In June 2015, Dee Dee Blanchard was found in her bedroom in suburban Missouri, lying facedown on her bed in a pool of her blood. Her 23-year-old daughter, Gypsy Rose, who, it was believed at the time, suffered from a multitude of chronic illnesses that included muscular dystrophy, epilepsy, severe allergies and asthma, and was wheelchair bound, was gone. A few days later Gypsy was found at the Wisconsin family home of Nicholas Godejohn, a man she had met a few years earlier on a Christian dating site. The pair had murdered Dee Dee because, it emerged, Gypsy was never ill. For years, Dee Dee had been poisoning Gypsy with a variety of drugs she obtained from unsuspecting doctors, pharmacists and G-d knows who else. Dee Dee suffered from Factitious disorder imposed on another (FDIA), which is also known as Munchausen syndrome by proxy (MSbP). (Is “suffered” the right word here when it’s the child who does the suffering?)
No doubt, the lurid story of Dee Dee and Gypsy was the jumping off point for director Aneesh Chaganty’s second film, RUN, which he co-wrote with Sev Ohanian. (The two had previously worked together on the 2018 film, SEARCHING, starring John Cho.) In RUN, Diane Sherman (Sarah Paulson, GLASS; OCEAN’S EIGHT, BLUE JAY; CAROL; AMERICAN CRIME STORY: THE PEOPLE v. O.J. SIMPSON) is a single mother who lives with her ailing 17-year-old daughter, Chloe (newcomer Kiera Allen), in sleepy Pasco, Washington. Diane, a math teacher, has been home schooling Chloe all these years as the poor child deals with a range of illnesses that stemmed from her premature birth. Chloe, though, is upbeat about her life and she hopes she’ll be able to attend Washington State in the coming year. Unfortunately, the school hasn’t offered her admission even though her grades are excellent and she seems well-adjusted especially given her multiple conditions. The carefully managed façade that Diane has constructed over the years begins to crack open, however, when Chloe finds a prescription bottle of her medication with Diane’s name on it instead of her own.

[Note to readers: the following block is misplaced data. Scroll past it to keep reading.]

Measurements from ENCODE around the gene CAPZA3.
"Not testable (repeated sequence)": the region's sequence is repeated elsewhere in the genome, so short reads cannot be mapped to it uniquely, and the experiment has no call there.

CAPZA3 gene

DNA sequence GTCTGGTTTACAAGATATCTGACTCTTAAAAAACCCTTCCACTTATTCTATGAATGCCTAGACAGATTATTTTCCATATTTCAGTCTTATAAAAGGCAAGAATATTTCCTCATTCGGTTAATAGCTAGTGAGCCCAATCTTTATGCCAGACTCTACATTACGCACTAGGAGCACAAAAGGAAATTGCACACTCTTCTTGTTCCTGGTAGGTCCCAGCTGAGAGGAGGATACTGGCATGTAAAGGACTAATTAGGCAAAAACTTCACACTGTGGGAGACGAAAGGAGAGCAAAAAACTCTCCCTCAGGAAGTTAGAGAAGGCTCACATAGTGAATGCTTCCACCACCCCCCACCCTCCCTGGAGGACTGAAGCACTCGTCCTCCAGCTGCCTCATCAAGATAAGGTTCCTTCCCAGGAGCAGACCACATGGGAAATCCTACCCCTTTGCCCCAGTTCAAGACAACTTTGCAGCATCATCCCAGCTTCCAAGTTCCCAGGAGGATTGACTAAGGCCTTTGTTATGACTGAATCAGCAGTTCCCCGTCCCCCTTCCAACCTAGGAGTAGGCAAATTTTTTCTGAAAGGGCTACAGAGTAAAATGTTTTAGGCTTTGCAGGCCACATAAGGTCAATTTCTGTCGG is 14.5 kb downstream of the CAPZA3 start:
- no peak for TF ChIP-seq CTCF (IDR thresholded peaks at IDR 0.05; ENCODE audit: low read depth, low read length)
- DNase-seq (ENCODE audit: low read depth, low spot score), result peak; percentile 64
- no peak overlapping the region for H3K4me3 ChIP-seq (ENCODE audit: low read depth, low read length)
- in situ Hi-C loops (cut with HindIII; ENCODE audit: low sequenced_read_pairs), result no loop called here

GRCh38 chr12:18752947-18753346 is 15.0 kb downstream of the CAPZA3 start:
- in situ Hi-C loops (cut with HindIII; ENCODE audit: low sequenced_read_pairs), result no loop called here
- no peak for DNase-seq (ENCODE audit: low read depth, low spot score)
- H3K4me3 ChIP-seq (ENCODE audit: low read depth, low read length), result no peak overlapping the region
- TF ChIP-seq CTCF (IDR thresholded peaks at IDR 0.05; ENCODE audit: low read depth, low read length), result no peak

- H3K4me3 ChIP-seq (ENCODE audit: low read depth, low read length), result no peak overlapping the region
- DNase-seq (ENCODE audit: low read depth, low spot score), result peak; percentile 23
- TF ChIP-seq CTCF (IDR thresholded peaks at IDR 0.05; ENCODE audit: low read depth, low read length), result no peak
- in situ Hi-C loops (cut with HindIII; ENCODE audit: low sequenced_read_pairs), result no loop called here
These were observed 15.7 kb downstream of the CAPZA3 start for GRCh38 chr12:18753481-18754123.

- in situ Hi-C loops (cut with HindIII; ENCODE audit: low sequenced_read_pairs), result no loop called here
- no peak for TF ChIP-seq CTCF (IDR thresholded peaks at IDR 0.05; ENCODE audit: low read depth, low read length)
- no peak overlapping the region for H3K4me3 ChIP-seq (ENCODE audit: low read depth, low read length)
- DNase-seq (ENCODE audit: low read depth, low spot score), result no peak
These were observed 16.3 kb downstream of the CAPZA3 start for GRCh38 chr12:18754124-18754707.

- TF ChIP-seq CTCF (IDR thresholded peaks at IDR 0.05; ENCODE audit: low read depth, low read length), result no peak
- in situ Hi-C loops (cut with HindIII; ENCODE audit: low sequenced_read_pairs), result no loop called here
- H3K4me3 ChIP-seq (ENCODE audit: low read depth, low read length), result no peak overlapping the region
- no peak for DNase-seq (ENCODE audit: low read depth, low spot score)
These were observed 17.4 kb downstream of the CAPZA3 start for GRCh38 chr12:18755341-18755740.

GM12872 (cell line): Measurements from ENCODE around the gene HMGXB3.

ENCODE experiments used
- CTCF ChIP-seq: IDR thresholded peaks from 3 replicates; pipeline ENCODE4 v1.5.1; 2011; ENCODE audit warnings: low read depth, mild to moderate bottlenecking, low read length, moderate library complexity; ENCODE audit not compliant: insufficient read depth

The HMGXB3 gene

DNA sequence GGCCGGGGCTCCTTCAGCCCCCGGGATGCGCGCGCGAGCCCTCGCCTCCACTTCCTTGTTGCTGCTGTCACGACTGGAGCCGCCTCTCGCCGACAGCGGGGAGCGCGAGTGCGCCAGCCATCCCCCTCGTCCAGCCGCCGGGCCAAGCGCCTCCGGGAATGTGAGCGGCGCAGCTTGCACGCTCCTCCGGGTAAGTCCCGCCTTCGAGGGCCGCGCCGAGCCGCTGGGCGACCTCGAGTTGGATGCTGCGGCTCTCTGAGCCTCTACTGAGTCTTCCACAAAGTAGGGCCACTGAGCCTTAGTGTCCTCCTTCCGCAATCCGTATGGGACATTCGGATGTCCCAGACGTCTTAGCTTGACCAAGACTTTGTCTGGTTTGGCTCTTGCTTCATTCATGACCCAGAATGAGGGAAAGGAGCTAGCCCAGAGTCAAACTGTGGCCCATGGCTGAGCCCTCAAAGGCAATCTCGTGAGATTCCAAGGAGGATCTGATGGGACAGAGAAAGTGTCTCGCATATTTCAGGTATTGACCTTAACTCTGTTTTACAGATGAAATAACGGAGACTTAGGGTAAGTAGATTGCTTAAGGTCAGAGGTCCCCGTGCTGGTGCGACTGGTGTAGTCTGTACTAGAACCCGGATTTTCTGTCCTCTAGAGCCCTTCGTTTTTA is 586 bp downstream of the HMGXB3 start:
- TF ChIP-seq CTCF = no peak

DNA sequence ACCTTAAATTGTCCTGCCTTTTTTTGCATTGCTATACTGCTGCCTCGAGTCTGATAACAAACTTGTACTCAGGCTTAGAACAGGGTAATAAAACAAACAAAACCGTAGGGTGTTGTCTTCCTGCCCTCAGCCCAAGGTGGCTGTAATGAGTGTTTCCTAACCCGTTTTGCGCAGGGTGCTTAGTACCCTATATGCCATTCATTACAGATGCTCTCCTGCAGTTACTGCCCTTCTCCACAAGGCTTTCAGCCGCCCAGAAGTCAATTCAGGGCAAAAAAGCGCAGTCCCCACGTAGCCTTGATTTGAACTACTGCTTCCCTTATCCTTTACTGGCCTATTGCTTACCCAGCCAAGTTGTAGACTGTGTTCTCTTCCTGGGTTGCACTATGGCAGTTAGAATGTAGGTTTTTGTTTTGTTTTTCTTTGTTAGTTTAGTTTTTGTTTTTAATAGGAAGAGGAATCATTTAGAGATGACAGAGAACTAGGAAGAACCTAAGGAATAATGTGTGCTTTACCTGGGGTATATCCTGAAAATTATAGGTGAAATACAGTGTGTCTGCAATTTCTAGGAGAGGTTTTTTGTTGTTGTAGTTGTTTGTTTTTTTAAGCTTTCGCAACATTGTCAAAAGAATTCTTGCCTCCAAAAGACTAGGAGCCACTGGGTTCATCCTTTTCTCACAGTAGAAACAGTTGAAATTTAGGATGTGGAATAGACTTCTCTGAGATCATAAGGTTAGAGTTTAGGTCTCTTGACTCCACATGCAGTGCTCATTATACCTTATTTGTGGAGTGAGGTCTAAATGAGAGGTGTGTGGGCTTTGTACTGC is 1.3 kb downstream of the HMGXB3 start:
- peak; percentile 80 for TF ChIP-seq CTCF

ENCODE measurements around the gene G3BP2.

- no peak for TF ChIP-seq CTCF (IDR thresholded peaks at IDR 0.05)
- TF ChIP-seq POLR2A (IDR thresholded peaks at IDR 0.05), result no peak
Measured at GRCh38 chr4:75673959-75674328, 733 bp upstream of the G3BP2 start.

RUN is wickedly engaging. To everyone in Pasco who knows her, Diane is a friendly, high-functioning mother who has dedicated her life’s work to caring for her daughter 24/7. Pretty amazing, when you think of it. Unlike other people who are characterized with FDIA, Diane doesn’t appear to be milking the system, nor does she go out of her way to garner attention or sympathy. She probably takes on just enough teaching work to maintain her qualifications and membership in the union, allowing her to get health insurance for Chloe. Diane’s “normality” is what keeps her flying under the radar – and keeps Chloe under her thumb.
As ever, Paulson gives the role her all. She plays Diane as a character who has a cauldron of emotions brewing just under the surface where no one can see. It’s not until Chloe challenges Diane that the cauldron boils over and she goes to extreme measures to keep the status quo. Allen, for her part, plays an admirable foil. The 22-year-old actress, who is currently studying Creative Writing at Columbia University, has used a wheelchair since 2014, marking the first time since 1948 that a Hollywood thriller stars a real wheelchair user. (The last film was THE SIGN OF THE RAM, starring Susan Peters, who became a paraplegic from an accidental gunshot wound incurred three years earlier.)
I’ll admit that there are a few times when you’ll be scratching your head at the ludicrousness of the events as they unfold. Most of those times happen in the film’s third act so you’ll probably be so invested in the story by then you’ll probably forgive the writers for their lack of good judgment. The closing scene, in particular, could have easily been written very differently, making it much darker than it was.
RUN was supposed to come to our cinemas months ago but, you know, the pandemic had other ideas. It is finally opening here in Hong Kong next Thursday (March 4). It’s also available on Hulu, in case the cinemas where you live are still closed. Even with its writing hiccups, it’s still nasty fun so definitely check it out!
At this point I normally include the trailer from our local distributor for the film but the one they’ve made for RUN is not representative of the film at all. In its place, here is Hulu’s trailer:
Watch the review recorded on Facebook Live on Friday, February 26th, 8:30 am HK time!
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